CRUSHER and the Meatballs

Hello Everyone!

So many things have happened...

We had our first guest! My Dad came for a visit about a week ago. He's an avid boat lover and we figured that it would be a good idea to invite him to the boat before he actually showed up on his own, just to check things out. He spent days crawling all over the boat, learning things, asking questions, and making suggestions. We liked having him visit, he was entertaining as well as very informative. He's coming back to help us sail to Gibraltar where we pick up our next batch of crew for the Atlantic crossing.

At one point during Dad's visit I left the boat to go on a quick errand. When I came back I found Pierre and Thorsten standing on deck hoisting my Dad up the mast. I think everyone was smiling but I'm not sure. By the time I got back to the boat from the parking area, they had put Dad down and all were strangely quiet. I don't think I'll ever know the full story behind this and I'm not sure I want to.

Speaking of people on top of the mast, there has been an electrician up there for a couple of days now trying to snake a cable down through it. He has either given up or is tired of going up there. Tomorrow morning the boat's mast is coming down to make the cable's passage more simple. When people found this out and found out they couldn't bill us extra for it (it was in the contract) there was much arm waving and many cuss words said under people's breath. I know what a lot of them mean now and they were BAD cuss words.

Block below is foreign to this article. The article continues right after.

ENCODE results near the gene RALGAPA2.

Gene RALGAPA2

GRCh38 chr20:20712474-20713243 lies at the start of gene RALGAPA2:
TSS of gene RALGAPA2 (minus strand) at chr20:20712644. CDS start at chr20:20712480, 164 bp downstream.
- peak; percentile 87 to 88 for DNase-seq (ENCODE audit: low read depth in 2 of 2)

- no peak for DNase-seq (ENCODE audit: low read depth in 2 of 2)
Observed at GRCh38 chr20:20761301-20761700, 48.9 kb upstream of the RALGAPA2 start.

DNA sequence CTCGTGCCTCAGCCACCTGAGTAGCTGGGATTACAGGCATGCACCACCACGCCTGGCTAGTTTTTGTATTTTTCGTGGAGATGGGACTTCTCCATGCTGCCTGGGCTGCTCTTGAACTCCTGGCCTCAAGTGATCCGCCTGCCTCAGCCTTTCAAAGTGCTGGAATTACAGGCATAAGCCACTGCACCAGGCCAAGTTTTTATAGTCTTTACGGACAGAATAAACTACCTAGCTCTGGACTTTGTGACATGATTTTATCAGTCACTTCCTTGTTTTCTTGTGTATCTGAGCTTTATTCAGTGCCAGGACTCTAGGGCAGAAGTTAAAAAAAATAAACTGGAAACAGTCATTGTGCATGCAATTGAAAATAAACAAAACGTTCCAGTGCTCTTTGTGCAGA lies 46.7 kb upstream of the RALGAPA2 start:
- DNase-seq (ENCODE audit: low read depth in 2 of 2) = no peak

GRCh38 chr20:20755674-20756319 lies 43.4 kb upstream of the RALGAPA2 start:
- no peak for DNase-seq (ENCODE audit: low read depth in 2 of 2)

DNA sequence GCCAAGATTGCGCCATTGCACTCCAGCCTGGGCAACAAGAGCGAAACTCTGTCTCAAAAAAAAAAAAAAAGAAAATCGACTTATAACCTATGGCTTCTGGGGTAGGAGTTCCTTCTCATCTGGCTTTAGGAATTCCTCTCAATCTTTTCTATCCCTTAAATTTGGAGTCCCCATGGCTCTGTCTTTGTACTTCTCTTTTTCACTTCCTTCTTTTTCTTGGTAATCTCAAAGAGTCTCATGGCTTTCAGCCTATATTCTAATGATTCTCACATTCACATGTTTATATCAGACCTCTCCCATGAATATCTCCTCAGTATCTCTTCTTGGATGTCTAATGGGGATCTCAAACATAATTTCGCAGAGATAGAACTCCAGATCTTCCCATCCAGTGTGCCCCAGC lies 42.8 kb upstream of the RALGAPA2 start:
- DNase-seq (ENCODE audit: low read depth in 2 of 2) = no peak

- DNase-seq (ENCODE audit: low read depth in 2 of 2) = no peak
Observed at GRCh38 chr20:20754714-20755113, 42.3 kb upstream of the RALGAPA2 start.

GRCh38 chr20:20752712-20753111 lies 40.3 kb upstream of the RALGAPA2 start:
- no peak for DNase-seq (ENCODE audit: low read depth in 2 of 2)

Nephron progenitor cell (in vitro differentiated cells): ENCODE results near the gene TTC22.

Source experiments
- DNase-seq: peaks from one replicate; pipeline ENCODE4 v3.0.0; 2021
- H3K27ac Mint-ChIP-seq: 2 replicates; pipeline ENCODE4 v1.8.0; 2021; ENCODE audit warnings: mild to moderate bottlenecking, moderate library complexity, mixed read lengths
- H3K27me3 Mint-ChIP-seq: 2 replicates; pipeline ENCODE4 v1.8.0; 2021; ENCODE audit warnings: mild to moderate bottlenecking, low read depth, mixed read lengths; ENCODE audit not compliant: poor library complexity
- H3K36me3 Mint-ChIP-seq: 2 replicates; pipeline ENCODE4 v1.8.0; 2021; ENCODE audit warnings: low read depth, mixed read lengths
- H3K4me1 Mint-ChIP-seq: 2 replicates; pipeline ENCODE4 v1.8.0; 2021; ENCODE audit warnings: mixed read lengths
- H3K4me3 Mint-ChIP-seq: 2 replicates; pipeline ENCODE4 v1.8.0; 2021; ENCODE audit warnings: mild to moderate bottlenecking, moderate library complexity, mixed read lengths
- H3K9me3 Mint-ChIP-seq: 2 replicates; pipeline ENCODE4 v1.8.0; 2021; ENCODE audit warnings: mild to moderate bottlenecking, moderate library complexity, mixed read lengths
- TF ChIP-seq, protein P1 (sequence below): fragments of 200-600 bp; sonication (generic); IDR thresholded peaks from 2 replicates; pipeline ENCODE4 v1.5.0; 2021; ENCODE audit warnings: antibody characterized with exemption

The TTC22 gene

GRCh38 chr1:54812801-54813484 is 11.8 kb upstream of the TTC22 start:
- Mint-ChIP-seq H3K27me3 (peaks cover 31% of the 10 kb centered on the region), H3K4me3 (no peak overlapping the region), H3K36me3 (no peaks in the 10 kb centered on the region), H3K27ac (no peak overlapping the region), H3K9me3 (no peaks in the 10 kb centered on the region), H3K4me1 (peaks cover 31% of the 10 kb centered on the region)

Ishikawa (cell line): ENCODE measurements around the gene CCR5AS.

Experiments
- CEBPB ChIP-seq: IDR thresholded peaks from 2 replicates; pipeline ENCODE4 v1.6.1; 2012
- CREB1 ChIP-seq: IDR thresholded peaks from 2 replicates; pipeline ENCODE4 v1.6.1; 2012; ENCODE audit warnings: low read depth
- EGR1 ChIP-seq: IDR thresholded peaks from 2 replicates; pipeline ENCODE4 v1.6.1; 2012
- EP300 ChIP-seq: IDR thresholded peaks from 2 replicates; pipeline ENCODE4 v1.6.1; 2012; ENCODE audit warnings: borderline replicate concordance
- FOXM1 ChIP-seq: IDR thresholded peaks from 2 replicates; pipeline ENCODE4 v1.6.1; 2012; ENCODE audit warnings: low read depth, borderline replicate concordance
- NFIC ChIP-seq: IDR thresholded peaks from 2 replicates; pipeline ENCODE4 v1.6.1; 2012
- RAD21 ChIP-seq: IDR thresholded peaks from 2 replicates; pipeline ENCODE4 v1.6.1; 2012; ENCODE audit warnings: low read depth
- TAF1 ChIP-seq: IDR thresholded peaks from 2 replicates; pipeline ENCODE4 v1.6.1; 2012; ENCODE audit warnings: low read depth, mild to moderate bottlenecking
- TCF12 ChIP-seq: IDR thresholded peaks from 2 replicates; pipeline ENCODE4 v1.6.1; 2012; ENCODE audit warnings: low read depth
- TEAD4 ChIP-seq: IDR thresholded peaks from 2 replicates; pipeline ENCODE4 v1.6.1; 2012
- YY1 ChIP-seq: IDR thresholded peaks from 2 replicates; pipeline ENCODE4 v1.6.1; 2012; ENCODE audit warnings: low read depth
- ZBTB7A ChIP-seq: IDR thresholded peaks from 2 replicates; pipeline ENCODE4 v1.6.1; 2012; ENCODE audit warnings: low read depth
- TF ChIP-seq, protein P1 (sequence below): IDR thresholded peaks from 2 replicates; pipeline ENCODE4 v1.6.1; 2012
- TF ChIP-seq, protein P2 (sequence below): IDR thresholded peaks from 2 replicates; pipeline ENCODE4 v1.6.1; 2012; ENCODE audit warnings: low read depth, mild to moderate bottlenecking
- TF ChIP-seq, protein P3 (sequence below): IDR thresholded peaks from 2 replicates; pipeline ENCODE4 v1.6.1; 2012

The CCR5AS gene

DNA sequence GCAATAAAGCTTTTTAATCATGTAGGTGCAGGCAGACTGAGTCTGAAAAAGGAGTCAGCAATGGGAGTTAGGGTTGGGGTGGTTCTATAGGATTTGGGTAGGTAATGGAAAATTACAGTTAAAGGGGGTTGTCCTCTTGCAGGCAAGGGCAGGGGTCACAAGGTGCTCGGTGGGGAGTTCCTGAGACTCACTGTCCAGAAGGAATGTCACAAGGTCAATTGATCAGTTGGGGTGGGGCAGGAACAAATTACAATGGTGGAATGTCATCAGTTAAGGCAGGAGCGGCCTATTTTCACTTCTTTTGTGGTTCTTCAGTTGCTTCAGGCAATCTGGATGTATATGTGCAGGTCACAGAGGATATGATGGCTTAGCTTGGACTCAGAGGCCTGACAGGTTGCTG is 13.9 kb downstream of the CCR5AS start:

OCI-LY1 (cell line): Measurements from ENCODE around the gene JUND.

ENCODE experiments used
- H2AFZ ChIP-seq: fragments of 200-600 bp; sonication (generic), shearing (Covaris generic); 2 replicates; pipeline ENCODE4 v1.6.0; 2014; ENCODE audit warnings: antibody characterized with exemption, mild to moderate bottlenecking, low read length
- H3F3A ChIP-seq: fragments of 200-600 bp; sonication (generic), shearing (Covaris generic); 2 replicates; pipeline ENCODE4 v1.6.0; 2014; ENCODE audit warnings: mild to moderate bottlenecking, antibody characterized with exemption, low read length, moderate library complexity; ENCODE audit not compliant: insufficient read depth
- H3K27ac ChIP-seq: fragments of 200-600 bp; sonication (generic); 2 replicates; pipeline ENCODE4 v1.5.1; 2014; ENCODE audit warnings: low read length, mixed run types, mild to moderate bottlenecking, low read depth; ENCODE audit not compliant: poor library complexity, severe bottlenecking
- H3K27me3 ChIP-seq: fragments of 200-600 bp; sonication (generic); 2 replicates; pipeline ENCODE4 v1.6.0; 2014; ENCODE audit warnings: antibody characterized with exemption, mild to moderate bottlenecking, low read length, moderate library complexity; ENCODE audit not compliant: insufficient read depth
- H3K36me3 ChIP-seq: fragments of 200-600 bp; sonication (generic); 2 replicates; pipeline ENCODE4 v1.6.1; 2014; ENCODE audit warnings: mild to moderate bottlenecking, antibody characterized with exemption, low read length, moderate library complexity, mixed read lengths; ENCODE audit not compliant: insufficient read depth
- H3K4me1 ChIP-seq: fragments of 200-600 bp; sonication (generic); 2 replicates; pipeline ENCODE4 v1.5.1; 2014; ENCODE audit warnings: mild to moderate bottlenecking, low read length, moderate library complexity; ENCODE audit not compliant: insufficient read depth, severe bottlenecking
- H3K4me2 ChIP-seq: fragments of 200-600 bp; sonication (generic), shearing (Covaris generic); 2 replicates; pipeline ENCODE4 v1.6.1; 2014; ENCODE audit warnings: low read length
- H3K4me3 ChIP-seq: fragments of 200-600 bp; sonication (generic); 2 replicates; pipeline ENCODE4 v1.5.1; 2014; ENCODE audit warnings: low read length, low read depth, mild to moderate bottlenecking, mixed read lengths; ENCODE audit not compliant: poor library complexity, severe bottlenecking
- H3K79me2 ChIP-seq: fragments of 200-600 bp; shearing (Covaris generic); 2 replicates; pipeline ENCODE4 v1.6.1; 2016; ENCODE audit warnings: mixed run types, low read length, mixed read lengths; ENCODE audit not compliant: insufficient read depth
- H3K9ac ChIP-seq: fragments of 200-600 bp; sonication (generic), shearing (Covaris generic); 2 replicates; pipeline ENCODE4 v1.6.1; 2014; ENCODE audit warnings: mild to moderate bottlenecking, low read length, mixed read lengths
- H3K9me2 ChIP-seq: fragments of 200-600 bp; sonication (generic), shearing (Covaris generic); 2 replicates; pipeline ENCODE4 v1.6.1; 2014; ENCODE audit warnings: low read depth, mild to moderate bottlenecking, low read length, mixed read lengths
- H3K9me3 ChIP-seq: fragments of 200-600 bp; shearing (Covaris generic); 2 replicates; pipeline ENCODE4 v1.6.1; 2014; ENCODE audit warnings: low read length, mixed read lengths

On a weekend trip to Collieure I decided that I needed to head into town to get a few things. Dad and Thorsten decided to stay on board so my only option was to take the dinghy out myself and make my own way... Here are some pointers for dinghy usage:

  1. Be careful lowering the dinghy into the water. It's heavy. Dropping it is bad and usually causes bruises.
  2. Open the gas tank before trying a hundred times to pull start the engine.
  3. Turn the throttle DOWN before putting it into gear and/or strap yourself into the dinghy to prevent flying off when it starts at warp speed.
  4. Try hard not to get rope stuck in the propeller, especially in really cold water on a cold day. Reaching into cold water to remove rope only works as long as there is feeling in your arms. Note: flapping arms vigorously while sitting in a dinghy to restore feeling so work can continue often attracts a crowd.
  5. When docking a dinghy or shoving off, a large crowd of people will watch, offer unneeded assistance, and criticize.
  6. Last but not least, if you are 7 months pregnant during all of the above, at least 3 people will tell you that you should be doing none of it.

How my life is different living on the boat from living on the house:

  1. The inside and OUTSIDE of our living structure needs to be scrubbed regularly. I have never scrubbed the outside of my land dwellings before, have you? (If your answer is yes, I don't want to hear it AND please visit ASAP.)
  2. Laundry takes forever. We have a washing machine/dryer combo on board but the average 6 pound load takes about 3-4 hours to complete. I wait for a sunny day and wash things and then hang them on the deck to dry. Note: use many clothespins or lose stuff forever. So far I've been lucky and lost nothing. Note: when laundry is hung all over the boat, my Dad often mutters about French Frigate boats and how people have no respect for the boat.
  3. There is no dishwasher. Those of you who have them, please give them a kiss for me. Our galley is smallish so leaving even 1 or 2 dishes in the sink is not a good idea, plus people come by all the time. After every meal, wash, dry, put away. I'm getting good at it.